Why Conditioning Isn’t Just for Your Body

Coach Wooden was deliberate about the placement of the blocks on his Pyramid of Success, and placed at the center three traits he believed formed the core of his philosophy: “One of the most important organs in our body is the heart. Three outstanding essentials—condition, skill and team spirit—comprise the heart of the Pyramid. All are of equal importance.”

Related: How John Wooden Led His Teams to a Victorious Life

Coach emphasized that this tier does not apply only to athletics; these qualities are required for any individual or team to be successful. “Ability may get you to the top,” he liked to say, “but it takes character to stay there.” It was condition Coach referred to as the “character block of the Pyramid.”

As defined by Coach, condition consisted of several parts: “Mental, moral, physical. Rest, exercise and diet must be considered. Moderation must be practiced. Dissipation must be eliminated.”

Because he had worked so long with basketball teams, Coach knew that most people would automatically assume that his interest in condition was strictly physical. “That is true,” Coach explained, “but only to a degree. For how can you attain and maintain desirable physical condition without moral conditioning and mental conditioning? There is no way and you cannot have moral conditioning without spiritual conditioning. You must have spiritual, mental and moral condition to come close to achieving the type of physical conditioning that we want.”

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Each fall, before the start of the basketball season, Coach would meet with prospective candidates for the team. He stressed to them the importance of being the best-conditioned team possible, warning them: “Your responsibility begins when practice ends until you come back for the next practice because you can tear down between practices more than we can build up during practice. You can do this by a lack of moderation, by dissipation and by immoral conduct. So you have a responsibility, too. Each of us must live up to our responsibilities if we are going to be as close as possible to the type of condition to which we aspire.”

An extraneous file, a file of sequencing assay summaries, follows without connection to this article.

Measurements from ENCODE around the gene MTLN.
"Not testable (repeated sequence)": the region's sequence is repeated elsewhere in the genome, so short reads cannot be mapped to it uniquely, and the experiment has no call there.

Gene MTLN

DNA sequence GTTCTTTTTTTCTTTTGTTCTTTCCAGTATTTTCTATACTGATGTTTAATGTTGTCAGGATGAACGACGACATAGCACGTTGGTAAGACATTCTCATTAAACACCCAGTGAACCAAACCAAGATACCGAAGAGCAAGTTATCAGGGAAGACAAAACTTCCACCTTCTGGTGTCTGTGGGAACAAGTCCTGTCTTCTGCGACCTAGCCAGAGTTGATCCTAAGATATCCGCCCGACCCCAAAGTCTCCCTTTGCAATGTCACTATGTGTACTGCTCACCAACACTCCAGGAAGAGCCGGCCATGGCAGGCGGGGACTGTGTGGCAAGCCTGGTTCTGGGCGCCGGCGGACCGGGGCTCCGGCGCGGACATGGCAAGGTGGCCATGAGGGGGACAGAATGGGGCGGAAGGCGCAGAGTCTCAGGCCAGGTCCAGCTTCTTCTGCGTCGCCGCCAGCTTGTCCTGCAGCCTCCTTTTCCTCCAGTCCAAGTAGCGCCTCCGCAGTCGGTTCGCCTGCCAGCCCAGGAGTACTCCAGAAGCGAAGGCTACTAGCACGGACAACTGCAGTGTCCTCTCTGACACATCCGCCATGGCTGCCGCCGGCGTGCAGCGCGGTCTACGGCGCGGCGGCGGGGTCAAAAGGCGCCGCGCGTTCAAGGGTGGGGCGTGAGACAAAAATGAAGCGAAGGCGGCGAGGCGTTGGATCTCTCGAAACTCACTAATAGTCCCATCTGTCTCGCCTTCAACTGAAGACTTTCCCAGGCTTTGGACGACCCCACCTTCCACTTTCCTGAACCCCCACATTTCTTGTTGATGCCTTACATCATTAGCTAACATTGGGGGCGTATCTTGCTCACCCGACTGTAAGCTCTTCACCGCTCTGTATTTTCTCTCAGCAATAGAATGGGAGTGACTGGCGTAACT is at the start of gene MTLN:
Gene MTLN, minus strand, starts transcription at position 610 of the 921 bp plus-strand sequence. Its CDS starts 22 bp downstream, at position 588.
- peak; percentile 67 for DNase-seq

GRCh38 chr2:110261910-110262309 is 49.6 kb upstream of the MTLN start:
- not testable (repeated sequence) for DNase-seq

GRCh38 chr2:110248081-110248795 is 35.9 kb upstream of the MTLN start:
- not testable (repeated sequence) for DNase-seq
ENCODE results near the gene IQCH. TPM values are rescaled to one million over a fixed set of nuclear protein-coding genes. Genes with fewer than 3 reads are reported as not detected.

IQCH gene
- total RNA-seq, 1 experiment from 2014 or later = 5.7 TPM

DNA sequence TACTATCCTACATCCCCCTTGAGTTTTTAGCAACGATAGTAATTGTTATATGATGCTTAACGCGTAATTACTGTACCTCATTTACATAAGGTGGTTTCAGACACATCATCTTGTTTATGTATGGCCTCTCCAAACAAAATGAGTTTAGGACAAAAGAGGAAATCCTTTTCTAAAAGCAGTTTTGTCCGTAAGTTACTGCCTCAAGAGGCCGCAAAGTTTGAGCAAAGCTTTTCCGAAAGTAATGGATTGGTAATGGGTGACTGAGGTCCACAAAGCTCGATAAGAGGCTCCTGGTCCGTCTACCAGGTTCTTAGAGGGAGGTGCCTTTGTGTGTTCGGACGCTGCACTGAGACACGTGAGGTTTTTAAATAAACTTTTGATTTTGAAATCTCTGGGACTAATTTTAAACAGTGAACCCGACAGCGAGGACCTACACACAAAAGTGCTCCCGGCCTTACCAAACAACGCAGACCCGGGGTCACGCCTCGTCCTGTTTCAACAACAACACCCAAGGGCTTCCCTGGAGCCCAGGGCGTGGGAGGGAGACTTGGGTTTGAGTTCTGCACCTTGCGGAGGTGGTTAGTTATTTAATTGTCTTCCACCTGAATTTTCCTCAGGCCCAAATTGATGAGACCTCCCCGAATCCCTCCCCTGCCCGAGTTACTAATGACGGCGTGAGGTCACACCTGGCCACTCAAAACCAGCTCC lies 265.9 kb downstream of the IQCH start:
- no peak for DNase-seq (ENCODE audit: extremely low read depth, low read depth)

In Coach’s eyes, a failure to address spiritual, moral and mental conditioning will leave even the best physical or professional conditioning limited. He felt it was essential to identify the training demands required by the job in order to attain proper conditioning.

The following are the training demands Coach identified for his players.

Clearly, Coach Wooden’s training demands went far beyond just physical requirements. Coach did not believe moral conditioning required a long list of rules. His suggestion was simply to “practice moderation and balance in all that you do.”

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Coach once commented that many believed that his players were simply in better physical condition than their opponents. Coach added, “They may have been, but they also had tremendous mental and emotional conditioning.”

Every profession requires unique and specific conditioning.

Whether you are a surgeon, lawyer, salesperson, teacher, construction worker, journalist or deep-sea diver, your profession requires a specific type of conditioning. Whatever specific conditioning your job requires must be preceded by spiritual, mental and moral conditioning if you are to reach your potential. Try to identify what the specific training demands are needed for your own life and career, and commit yourself to following that regimen.

Whether you are currently a coach or team member, you have responsibility. As we climb Coach Wooden’s Pyramid of Success, we should all be aspiring toward optimal conditioning for whatever our pursuit in life might be.

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Craig Impelman

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